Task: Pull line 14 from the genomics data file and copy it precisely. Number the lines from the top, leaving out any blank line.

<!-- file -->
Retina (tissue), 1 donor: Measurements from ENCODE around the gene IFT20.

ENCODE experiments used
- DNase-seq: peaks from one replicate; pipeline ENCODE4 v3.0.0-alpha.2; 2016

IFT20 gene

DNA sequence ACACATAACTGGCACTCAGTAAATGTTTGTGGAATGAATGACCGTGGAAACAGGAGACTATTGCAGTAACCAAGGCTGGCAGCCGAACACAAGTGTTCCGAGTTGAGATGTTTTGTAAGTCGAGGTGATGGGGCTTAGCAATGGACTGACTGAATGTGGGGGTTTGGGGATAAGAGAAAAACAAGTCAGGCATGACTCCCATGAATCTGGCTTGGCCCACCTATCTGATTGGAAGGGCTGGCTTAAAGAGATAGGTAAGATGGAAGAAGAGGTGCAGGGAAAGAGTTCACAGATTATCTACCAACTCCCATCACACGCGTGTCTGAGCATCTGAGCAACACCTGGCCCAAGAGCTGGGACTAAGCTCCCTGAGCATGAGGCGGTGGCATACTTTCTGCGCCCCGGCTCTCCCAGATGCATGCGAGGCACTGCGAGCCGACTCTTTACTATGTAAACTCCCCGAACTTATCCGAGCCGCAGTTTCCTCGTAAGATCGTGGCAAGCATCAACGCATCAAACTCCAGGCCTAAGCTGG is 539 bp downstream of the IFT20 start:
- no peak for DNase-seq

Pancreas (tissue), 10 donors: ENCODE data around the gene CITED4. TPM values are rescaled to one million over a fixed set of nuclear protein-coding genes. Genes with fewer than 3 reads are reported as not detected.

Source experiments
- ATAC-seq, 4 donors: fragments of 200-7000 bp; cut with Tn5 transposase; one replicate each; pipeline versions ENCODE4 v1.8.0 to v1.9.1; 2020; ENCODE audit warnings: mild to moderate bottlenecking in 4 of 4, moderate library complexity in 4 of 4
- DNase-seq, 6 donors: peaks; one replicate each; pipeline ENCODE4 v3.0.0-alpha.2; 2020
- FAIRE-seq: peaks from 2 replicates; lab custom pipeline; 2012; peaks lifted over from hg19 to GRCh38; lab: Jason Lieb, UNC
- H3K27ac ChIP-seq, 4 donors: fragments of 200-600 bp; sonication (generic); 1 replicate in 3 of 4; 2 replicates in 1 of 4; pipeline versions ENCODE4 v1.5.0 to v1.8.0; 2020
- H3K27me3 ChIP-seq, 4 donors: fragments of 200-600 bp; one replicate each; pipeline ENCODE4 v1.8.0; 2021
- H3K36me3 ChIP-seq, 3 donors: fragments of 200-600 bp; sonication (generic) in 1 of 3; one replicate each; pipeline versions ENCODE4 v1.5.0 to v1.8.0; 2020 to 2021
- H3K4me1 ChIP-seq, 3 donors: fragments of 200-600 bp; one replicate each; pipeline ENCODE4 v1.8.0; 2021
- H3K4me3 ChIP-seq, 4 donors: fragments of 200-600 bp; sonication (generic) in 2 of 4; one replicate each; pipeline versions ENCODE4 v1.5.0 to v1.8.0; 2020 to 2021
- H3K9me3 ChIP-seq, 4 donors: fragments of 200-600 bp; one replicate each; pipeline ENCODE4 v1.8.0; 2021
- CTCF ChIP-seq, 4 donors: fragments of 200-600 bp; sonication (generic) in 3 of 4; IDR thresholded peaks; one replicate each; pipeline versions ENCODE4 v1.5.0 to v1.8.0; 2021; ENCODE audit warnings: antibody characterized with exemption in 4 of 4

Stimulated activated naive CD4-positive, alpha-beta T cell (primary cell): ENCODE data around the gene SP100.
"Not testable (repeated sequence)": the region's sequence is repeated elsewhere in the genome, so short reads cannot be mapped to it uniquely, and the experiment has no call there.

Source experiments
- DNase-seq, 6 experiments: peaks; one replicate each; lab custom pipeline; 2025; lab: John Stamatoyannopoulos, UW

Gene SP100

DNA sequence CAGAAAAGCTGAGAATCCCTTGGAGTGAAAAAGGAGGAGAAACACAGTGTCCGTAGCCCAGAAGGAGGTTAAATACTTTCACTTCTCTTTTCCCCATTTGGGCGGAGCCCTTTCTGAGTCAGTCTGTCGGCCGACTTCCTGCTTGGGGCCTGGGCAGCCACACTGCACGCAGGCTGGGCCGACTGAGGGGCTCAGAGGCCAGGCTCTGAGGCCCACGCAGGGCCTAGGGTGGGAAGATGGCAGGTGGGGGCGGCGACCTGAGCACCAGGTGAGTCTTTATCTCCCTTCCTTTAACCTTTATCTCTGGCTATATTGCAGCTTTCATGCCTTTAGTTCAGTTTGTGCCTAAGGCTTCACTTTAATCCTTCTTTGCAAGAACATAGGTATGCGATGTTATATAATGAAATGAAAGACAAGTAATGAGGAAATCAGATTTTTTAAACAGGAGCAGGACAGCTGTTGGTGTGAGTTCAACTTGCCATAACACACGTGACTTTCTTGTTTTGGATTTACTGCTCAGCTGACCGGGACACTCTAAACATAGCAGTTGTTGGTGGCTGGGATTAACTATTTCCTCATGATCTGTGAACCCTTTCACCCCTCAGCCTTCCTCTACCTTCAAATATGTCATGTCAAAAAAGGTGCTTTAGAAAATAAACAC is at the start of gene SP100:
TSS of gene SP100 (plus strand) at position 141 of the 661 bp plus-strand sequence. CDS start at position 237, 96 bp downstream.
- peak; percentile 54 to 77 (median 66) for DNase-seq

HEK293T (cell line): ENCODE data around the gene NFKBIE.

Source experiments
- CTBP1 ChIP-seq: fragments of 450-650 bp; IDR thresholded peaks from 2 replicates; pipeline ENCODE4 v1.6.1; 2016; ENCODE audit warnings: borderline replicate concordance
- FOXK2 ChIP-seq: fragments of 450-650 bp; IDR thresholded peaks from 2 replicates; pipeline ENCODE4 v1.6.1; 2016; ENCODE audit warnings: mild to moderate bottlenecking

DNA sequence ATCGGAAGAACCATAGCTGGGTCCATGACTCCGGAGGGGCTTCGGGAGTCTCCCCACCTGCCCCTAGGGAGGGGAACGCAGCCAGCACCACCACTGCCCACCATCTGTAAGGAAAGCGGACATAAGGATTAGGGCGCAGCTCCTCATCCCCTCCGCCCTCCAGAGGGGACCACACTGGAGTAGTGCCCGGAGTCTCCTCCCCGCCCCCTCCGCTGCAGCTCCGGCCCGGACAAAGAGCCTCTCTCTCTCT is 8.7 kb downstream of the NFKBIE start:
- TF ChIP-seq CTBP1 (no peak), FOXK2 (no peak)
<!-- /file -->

- H3K36me3 ChIP-seq, 3 donors: fragments of 200-600 bp; sonication (generic) in 1 of 3; one replicate each; pipeline versions ENCODE4 v1.5.0 to v1.8.0; 2020 to 2021